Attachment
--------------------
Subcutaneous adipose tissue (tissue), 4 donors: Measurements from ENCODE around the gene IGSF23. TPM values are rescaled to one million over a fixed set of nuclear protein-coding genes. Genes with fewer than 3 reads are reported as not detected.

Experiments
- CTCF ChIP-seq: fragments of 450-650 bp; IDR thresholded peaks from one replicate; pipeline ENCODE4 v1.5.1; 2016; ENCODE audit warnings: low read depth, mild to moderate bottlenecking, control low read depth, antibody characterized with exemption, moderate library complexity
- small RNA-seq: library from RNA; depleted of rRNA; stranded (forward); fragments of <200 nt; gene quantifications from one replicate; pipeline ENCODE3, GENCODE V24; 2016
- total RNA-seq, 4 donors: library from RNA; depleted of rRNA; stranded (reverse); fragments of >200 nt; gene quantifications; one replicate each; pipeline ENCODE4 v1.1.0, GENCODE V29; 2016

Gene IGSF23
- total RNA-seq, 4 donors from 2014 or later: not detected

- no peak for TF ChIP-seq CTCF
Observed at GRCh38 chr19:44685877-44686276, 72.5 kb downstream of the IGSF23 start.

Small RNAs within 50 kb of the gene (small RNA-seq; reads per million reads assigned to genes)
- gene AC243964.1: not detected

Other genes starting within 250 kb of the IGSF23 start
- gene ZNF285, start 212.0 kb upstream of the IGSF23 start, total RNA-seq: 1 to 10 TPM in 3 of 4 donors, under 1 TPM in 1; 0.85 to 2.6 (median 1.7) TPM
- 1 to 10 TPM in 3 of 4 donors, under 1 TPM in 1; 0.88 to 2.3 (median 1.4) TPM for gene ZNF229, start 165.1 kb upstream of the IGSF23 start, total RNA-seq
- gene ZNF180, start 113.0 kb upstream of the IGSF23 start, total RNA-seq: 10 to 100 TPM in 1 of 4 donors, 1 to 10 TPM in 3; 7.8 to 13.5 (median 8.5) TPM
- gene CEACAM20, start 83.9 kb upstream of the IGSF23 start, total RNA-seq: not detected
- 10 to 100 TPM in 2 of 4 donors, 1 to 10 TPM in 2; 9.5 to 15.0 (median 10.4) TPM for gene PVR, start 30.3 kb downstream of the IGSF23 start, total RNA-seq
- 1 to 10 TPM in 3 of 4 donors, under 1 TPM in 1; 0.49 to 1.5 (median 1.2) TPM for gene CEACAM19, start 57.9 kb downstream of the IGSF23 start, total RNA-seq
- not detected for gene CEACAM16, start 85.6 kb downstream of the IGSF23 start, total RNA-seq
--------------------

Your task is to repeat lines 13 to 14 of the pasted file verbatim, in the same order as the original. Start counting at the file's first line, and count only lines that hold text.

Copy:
- gene ZNF285, start 212.0 kb upstream of the IGSF23 start, total RNA-seq: 1 to 10 TPM in 3 of 4 donors, under 1 TPM in 1; 0.85 to 2.6 (median 1.7) TPM
- 1 to 10 TPM in 3 of 4 donors, under 1 TPM in 1; 0.88 to 2.3 (median 1.4) TPM for gene ZNF229, start 165.1 kb upstream of the IGSF23 start, total RNA-seq